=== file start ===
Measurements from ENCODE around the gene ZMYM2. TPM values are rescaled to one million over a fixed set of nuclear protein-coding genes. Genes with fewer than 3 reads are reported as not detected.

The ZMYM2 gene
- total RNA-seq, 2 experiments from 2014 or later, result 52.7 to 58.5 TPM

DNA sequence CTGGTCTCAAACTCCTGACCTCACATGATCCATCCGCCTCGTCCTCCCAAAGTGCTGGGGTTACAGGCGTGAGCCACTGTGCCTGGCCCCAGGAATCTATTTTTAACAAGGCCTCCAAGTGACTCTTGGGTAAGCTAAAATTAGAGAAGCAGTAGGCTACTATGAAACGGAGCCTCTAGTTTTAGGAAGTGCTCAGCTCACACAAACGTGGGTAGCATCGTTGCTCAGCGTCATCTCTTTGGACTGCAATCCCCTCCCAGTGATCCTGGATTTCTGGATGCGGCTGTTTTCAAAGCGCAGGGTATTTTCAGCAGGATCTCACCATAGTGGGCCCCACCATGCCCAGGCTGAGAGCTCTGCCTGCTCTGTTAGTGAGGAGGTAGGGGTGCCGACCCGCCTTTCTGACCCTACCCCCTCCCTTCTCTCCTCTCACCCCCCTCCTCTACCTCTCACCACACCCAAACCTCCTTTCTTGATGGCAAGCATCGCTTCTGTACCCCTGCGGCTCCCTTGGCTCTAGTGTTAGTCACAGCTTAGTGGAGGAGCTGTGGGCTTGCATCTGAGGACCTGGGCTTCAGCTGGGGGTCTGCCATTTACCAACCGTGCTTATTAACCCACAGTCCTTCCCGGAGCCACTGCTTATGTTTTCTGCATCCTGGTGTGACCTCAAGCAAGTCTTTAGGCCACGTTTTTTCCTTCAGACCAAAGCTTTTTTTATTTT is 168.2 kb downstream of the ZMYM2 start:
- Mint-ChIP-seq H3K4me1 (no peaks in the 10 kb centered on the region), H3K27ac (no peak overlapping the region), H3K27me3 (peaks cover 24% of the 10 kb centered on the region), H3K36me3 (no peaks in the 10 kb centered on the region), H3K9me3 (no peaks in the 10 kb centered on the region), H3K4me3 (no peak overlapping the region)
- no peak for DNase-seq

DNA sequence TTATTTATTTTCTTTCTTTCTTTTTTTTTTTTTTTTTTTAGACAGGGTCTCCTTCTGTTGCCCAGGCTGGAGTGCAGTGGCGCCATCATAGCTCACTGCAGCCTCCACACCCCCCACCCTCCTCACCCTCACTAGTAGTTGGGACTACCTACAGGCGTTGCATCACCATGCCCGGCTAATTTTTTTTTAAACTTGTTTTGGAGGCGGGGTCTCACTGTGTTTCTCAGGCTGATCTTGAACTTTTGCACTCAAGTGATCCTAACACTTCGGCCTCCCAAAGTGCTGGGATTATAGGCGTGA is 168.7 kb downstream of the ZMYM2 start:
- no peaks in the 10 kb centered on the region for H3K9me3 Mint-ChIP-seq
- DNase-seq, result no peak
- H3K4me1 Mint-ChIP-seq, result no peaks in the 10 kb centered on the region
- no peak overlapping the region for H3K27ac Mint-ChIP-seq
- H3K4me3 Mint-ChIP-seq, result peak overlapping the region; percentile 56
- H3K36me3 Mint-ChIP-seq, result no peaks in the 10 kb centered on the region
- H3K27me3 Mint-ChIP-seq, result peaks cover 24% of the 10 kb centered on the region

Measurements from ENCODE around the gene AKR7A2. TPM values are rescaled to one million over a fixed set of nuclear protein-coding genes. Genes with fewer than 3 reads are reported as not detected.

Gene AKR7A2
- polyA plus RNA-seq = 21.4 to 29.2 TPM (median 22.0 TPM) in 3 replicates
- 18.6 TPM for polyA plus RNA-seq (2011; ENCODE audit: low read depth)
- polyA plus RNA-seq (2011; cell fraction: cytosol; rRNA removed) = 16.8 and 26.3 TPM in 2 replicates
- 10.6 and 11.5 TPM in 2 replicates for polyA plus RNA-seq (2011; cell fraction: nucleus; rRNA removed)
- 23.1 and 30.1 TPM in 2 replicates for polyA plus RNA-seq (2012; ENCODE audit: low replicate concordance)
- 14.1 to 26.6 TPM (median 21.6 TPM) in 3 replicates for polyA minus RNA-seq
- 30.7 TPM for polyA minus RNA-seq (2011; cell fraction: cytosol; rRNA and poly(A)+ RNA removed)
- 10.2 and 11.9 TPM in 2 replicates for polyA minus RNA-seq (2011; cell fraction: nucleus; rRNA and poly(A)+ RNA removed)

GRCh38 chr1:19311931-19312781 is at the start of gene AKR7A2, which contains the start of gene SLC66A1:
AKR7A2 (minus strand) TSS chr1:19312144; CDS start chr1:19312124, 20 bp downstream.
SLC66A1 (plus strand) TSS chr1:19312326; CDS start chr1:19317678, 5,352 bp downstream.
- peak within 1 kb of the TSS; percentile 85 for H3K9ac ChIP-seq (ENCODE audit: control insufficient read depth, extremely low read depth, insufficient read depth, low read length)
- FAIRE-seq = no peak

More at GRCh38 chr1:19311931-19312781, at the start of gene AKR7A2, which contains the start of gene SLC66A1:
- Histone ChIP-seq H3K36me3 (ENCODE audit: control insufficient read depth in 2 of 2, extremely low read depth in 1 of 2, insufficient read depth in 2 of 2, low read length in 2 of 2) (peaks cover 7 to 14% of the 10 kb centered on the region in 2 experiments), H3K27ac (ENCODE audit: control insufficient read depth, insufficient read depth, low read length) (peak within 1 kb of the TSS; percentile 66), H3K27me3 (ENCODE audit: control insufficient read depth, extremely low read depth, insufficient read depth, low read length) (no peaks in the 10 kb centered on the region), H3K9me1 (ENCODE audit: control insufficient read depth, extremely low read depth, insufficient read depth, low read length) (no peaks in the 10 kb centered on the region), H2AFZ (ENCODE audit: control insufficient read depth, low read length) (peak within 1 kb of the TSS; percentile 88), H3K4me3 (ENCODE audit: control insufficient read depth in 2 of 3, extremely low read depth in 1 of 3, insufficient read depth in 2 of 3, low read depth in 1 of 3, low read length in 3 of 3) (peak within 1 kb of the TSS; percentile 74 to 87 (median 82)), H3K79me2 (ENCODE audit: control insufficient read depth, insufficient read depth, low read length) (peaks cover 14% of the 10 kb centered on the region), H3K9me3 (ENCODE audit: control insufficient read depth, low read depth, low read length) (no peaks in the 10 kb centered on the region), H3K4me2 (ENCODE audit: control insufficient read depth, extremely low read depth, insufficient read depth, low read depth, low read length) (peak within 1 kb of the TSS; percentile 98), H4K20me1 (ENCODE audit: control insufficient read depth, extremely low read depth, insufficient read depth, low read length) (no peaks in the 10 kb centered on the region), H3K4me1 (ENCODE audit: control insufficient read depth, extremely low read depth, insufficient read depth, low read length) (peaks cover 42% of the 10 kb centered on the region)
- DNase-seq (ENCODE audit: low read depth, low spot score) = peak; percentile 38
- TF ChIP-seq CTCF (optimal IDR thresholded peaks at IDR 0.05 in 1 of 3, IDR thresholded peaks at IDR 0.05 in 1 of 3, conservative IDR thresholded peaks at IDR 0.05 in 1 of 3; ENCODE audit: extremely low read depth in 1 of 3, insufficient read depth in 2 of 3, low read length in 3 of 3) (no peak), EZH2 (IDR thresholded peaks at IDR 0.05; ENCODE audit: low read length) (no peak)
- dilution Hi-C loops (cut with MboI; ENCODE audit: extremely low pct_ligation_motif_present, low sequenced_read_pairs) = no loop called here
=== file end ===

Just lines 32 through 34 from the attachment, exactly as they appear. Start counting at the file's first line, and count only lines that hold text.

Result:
- DNase-seq (ENCODE audit: low read depth, low spot score) = peak; percentile 38
- TF ChIP-seq CTCF (optimal IDR thresholded peaks at IDR 0.05 in 1 of 3, IDR thresholded peaks at IDR 0.05 in 1 of 3, conservative IDR thresholded peaks at IDR 0.05 in 1 of 3; ENCODE audit: extremely low read depth in 1 of 3, insufficient read depth in 2 of 3, low read length in 3 of 3) (no peak), EZH2 (IDR thresholded peaks at IDR 0.05; ENCODE audit: low read length) (no peak)
- dilution Hi-C loops (cut with MboI; ENCODE audit: extremely low pct_ligation_motif_present, low sequenced_read_pairs) = no loop called here